The conflict in Syria has seen over 5million people flee their country since the start of the war in 2011; this is alongside many others from other parts of the world that have fled war-torn countries and persecution. Over a million Syrian refugees crossed over into Europe in 2015, which has naturally led to a rise in media coverage of refugees.
Right-wing newspapers in the UK such as The Daily Mail, The Sun and The Daily Express have been accused of writing hate-fuelled refugee-related articles, whilst well-known retailers have continued to advertise in these newspapers.
A newly formed campaign “Stop Funding Hate” is challenging retailers who promote an ethical image whilst funding unethical stories and false depictions of refugees, migrants & asylum seekers. These include retail brands such as Marks and Spencer, Lego, Bodyshop, British Airways, Co-Op, John Lewis, Barclays, Virgin Media and Waitrose.
The “Stop Funding Hate” campaign claims these papers are running sensationalist and anti-migrant stories due to xenophobic and anti-immigrant popularism, which increases their readership and in turn their profit from advertising.
Some of the controversial coverage of refugees in the Daily Mail has included Muslim Refugees and rats entering Europe with a sign which reads “Welcome to Europe: Our Open Borders and the Free Movement of People”. There is also an image of a dark figure which has already crossed the border line, with a rifle strapped to his back.
The dangers of such unethical, disrespectful and false images are obvious, they lead to a lack of insensitivity towards refugees, they encourage negative stereotyping of refugees entering Europe and they encourage readers to dehumanise refugees by associating them with animals commonly considered dirty and unsanitary.
This particular cartoon has been likened to an image published in the Viennese newspaper “Das Kleine Blatt” in 1939 of a swarm of rats wiped from the doorstep of Germany, and then delight as they’re barred entry from “democratic” countries.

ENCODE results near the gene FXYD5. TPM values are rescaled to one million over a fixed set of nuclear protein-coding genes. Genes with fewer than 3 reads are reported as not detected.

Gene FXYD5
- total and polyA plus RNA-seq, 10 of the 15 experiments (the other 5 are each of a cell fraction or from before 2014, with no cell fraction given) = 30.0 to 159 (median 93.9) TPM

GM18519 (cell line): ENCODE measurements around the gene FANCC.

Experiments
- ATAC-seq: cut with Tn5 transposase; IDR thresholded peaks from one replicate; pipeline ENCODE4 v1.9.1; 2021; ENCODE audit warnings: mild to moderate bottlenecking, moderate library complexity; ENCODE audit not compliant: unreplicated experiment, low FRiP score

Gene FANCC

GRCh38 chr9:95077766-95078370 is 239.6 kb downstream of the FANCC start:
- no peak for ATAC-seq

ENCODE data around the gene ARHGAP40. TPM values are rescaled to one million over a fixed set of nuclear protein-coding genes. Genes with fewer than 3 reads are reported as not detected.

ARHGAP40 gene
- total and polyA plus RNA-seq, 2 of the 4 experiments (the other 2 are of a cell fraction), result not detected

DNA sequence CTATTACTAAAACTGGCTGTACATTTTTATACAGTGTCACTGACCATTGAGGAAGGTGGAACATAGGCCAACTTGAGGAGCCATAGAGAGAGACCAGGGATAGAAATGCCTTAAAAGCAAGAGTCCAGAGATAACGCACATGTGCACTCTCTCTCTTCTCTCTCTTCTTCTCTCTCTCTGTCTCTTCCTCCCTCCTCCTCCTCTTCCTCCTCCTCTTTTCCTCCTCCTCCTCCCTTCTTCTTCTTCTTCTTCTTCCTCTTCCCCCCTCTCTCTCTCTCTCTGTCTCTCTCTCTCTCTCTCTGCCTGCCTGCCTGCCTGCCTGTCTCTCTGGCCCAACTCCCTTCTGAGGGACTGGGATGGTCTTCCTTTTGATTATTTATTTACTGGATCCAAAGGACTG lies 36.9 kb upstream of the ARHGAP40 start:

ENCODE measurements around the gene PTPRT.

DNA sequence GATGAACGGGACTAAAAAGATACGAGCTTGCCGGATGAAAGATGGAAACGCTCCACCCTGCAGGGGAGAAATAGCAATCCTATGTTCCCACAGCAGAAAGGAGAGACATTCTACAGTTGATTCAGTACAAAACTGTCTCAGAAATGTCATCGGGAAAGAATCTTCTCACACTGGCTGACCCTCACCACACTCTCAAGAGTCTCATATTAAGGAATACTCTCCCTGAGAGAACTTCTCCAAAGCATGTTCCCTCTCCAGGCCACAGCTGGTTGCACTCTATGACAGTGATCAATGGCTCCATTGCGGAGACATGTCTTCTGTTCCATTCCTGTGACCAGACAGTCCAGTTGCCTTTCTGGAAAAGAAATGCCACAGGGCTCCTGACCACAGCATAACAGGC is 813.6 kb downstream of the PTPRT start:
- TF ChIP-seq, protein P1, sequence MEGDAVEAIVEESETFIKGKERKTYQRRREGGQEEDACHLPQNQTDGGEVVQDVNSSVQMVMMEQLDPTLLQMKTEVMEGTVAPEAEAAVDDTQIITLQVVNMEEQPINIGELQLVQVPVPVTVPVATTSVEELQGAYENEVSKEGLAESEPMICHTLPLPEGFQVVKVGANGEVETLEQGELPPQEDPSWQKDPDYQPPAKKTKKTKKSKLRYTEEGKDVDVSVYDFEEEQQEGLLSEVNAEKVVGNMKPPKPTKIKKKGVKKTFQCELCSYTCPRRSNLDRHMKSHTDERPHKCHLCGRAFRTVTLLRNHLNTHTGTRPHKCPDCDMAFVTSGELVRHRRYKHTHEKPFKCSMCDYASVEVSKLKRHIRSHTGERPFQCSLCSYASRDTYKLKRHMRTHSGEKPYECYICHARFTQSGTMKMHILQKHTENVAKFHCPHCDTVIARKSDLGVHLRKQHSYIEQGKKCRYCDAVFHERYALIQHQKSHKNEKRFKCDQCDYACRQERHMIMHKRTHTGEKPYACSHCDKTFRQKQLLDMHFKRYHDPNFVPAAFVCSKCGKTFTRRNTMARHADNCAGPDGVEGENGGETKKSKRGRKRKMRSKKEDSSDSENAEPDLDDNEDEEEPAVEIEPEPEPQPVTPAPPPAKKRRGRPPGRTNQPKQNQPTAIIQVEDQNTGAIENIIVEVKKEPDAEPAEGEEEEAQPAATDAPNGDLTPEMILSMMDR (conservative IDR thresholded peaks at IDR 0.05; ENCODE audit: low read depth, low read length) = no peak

Such images are outrageous; they are indirectly funded by everyday people who have no idea that their favourite retailers such as Marks and Spencer, Lego, Bodyshop, British Airways, Co-Op, John Lewis, Barclays, Virgin Media and Waitrose are all advertising in these papers.
By exposing retailers and their adverts in right-wing populist press, the Stop Funding Hate campaign is calling on customers to lobby the retailers to stop funding hateful content, through pulling their ads from the papers. The campaign is has already achieved results…
Since the Stop Funding Hate campaign started in August 2016, retailers such as Lego and BodyShop have pulled their adverts from the papers. So not only do retailers have the power to end hate-fuelled media, but so do consumers; by informing retailers that their custom will not be used to fund hate and their custom can be withdrawn if they continue to fund hate.
There is however a fine line between stopping hate and censorship, the Stop Funding Hate hasn’t called for censorship of these newspapers. The campaign is not interested in censorship, it is more concerned with where so-called ethical retailers advertise and challenging these practices of advertising in controversial newspapers accused of fuelling hate.
To find out more about the “Stop Funding Hate” campaign, visit http://stopfundinghate.org.uk/
This article was written by Caroline Alabi.
Caroline is a currently undertaking a Student Dissertation Placement with Scottish Faiths Action for Refugees (Church of Scotland) as part of her MSc International Development course at The University of Edinburgh. She also holds an undergraduate degree in BA Business and Politics. Her work experience includes working as an Area Volunteer Manager with Cancer Research UK, working with Hope not Hate as a Faiths Community Organiser campaigning against the BNP (British National Party) in the 2010 local elections in Barking & Dagenham and also a year spent volunteering with Women’s Rights NGO ‘Corporacion Vamos Mujer’ in Medellin, Colombia. She is fluent in Spanish and is also a Trustee for ICYE UK (Inter-Cultural Youth Exchange) specialising in Corporate Partnerships.
Photo: BBC News